Privacy and Encryption in Trump’s America

By: Ellie Faust,

During Donald Trump’s campaign, he certainly had an opinion regarding cyber security, but his opinions have been pretty inconsistent. While the president-elect vowed to protect the nation’s networks against foreign spies and criminals, he also encouraged Russian hackers to distribute emails stolen from Democratic nominee, Hillary Clinton.[1] While we do not know much about Donald Trump’s stance on technology policies, we do know that the man loves surveillance and hates encryption.

With Trump’s victory and the reelection of Republican Senator Richard Burr, the chairman of the Senate intelligence committee, the battle over encryption could intensify. Last year, Burr led a failed effort to pass legislation that would require companies to build “back doors” into their products in order to allow the government to evade encryption and other data protection.[2] The tech industry is unwavering in adamantly opposing back doors and believes the government has no right to dictate the design of tech products.[3]

It is likely that Burr will soon reintroduce his encryption legislation. This year, with the support of the White House and Republican majorities in both houses of Congress, the passing of legislation is much more likely. Not to say that Democrats and the more libertarian minded Republicans of the House will not put up a fight.[4]

Many believe that a Trump presidency could very well lead to a restoration of the Patriot Act along with increased pressure on Silicon Valley companies to break encryption.[5] It has become apparent throughout the course of his campaign that Trump is supportive of reinstating the dormant portions of the Patriot Act and the collection of bulk cell phone metadata by the National Security Agency.[6]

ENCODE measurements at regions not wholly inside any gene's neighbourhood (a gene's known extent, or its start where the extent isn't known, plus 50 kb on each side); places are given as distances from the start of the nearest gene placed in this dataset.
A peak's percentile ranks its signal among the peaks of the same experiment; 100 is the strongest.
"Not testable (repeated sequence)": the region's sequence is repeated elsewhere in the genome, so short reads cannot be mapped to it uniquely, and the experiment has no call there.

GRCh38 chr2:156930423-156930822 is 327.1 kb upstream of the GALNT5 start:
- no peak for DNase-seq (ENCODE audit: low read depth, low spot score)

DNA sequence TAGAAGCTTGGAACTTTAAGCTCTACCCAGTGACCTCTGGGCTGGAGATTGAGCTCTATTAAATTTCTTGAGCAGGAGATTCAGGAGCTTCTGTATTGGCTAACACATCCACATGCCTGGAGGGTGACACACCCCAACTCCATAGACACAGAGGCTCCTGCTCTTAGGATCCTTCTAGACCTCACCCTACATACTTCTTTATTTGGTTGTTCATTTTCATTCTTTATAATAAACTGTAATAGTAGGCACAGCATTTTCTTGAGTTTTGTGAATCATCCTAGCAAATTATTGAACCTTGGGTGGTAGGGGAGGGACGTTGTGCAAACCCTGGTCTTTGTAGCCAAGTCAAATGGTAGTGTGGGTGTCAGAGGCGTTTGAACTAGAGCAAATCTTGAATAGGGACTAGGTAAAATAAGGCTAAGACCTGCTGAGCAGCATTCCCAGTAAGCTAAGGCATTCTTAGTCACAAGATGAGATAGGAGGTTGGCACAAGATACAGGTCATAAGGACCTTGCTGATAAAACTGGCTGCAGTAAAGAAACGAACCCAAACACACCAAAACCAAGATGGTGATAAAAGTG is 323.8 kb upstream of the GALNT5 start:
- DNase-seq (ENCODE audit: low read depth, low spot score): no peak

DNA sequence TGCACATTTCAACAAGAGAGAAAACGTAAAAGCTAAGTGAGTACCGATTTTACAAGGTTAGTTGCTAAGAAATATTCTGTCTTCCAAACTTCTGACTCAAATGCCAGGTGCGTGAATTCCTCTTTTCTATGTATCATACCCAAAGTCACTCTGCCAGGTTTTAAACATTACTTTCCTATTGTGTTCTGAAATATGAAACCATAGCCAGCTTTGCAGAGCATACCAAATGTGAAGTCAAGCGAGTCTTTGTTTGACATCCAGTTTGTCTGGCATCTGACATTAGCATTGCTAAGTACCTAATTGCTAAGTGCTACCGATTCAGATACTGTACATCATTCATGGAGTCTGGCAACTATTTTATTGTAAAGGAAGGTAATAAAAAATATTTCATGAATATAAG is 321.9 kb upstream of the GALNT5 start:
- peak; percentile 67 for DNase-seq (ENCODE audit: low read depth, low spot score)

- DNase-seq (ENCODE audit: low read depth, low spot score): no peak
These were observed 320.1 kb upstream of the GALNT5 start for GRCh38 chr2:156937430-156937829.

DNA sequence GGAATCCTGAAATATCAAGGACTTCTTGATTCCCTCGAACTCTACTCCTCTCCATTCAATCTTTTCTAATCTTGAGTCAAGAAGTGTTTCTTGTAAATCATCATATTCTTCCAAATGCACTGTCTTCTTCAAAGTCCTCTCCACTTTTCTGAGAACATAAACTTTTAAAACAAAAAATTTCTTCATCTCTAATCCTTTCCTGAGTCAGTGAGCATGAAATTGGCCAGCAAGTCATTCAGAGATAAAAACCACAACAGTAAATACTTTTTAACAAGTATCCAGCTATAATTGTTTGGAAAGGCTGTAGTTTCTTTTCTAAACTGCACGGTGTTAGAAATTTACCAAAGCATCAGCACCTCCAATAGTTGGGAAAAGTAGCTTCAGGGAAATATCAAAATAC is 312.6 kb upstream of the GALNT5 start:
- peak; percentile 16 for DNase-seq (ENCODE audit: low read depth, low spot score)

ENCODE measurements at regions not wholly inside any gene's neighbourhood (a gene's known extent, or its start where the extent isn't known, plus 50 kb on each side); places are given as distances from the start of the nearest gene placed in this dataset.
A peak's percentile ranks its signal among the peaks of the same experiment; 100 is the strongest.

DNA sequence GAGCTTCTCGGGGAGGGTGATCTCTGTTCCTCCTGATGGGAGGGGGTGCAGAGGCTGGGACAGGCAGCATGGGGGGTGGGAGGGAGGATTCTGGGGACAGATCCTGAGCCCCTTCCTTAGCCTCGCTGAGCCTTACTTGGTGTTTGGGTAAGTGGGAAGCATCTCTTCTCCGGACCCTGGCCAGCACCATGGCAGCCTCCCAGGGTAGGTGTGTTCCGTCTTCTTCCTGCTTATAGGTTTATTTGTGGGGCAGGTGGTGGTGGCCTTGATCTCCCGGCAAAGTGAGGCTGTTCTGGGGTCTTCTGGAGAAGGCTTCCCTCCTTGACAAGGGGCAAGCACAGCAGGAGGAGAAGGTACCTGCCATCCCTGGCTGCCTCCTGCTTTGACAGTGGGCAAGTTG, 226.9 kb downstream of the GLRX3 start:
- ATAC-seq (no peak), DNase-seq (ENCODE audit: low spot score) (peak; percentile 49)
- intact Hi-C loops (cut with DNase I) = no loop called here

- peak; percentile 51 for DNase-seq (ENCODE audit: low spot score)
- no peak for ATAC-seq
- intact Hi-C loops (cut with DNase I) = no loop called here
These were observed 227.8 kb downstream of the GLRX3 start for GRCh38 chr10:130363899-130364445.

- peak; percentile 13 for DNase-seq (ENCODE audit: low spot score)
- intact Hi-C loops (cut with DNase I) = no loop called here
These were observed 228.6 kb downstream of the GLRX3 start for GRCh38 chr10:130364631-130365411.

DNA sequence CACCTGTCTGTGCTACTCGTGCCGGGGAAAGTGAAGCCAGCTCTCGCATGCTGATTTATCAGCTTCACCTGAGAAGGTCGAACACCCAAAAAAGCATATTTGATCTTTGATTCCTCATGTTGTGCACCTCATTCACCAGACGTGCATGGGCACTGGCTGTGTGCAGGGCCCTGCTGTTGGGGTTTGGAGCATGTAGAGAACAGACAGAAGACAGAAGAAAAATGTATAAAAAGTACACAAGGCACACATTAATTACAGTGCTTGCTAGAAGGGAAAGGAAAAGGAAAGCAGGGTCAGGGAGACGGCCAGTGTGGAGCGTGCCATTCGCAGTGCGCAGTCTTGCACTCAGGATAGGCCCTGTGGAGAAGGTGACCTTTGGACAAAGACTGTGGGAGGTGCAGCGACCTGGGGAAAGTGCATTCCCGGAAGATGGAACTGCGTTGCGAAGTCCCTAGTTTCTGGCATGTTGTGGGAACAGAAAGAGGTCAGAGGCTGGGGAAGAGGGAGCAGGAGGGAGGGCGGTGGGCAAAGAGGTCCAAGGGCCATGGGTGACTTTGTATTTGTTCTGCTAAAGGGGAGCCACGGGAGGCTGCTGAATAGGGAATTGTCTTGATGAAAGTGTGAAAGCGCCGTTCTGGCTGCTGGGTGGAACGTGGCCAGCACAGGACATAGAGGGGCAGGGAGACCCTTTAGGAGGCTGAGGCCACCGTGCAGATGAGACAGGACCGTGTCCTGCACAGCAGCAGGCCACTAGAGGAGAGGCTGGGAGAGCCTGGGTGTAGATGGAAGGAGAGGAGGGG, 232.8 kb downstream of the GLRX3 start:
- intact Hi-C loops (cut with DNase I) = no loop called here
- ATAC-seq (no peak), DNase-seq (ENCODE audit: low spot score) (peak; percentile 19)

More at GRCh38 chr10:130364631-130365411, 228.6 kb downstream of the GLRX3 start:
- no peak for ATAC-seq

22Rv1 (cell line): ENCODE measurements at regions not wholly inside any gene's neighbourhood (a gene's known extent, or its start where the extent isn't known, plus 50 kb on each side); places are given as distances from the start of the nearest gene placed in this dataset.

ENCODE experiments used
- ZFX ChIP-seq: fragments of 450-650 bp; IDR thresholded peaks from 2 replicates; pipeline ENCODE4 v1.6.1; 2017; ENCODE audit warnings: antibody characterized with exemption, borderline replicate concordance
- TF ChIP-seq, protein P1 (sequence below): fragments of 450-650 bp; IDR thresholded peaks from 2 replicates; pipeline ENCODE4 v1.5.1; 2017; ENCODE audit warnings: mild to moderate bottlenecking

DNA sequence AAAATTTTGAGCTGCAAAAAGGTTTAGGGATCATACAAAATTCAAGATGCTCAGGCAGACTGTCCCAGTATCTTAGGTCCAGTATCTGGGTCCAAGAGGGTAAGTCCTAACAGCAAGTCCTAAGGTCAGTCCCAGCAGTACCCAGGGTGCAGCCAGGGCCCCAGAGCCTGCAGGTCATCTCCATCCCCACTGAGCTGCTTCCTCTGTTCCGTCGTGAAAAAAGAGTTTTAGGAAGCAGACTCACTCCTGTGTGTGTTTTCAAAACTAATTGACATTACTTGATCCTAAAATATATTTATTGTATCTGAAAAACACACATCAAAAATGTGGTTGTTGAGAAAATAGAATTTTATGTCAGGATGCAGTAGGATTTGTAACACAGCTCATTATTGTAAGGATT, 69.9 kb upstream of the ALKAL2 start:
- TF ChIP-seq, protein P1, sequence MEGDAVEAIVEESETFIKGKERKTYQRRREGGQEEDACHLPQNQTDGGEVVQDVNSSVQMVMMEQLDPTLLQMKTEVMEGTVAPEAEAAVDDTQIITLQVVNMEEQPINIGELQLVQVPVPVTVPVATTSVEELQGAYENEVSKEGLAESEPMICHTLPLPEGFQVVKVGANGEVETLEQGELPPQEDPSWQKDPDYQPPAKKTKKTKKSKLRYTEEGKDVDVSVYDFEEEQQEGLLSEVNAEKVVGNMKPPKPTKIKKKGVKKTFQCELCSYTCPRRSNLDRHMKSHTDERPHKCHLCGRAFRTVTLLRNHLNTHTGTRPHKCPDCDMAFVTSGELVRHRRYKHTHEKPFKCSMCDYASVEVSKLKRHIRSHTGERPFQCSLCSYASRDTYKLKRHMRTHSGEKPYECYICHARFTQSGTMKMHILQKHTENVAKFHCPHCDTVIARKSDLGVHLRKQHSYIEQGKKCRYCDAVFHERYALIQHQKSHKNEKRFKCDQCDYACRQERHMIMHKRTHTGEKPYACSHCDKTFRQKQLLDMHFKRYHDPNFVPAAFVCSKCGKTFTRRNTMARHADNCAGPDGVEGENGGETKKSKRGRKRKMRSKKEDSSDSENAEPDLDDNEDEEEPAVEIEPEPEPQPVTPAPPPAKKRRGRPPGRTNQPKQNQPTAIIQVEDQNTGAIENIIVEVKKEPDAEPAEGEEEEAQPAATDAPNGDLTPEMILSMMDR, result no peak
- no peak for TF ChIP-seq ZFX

Trump’s campaign has always been less than tech friendly. From encouraging a boycott of Apple products to a plea to close off parts of the Internet in order to limit Islamist propaganda, the majority of Silicon Valley is certainly not thrilled about the outcome of this election.[7] The battle between the tech world and Donald Trump has begun. While we wait for the action, there are a few things we can do now to ensure some sort of personal security in the future.

If you are one of the many concerned about the possible increased surveillance, there are a few simple steps you can take to protect yourself now. To keep text messages private, you should look to install a service that provides end-to-end encryption. Apple’s iMessage currently offers this service but only between iMessage users.[8] If you do not have an iPhone, the apps Signal and WhatsApp both offer end-to-end encryption but again, both users need to have the app installed in order for the encryption to work.[9] For those with a questionable search history, the Internet browser, Tor, is the way to go. This browser makes your search activity anonymous by routing the data though a variety of destinations before sending it out to the web.[10] While we do not know what is ahead of us, it never hurts to protect yourself just in case.

 

 

[1] See Hiawatha Bray, Trump, the digital authoritarian, Boston Globe (Nov. 10, 2016), https://www.bostonglobe.com/business/2016/11/09/trump-digital-authoritarian/77tnj7mF95eZManXFOkZ7N/story.html.

[2] See Dustin Volz and Joseph Menn, Trump election ignites fears over U.S. encryption, surveillance policy, Reuters (Nov. 9, 2016, 7:50 PM), http://www.reuters.com/article/us-usa-election-cyber-idUSKBN13503H.

[3] See id.

[4] See id.

[5] See Phil Muncaster, Trump’s Presidency Raises Encryption and Surveillance Fears, InfoSecurity (Nov. 10, 2016), http://www.infosecurity-magazine.com/news/trumps-presidency-raises/.

[6] See David Gilbert, What a Donald Trump presidency would mean for privacy and security, Comparitech (Sept. 6, 2016), https://www.comparitech.com/blog/vpn-privacy/trump-privacy-cyber-security/.

[7] See Volz, supra note 2.

[8] See id.

[9] See id.

[10] See id.

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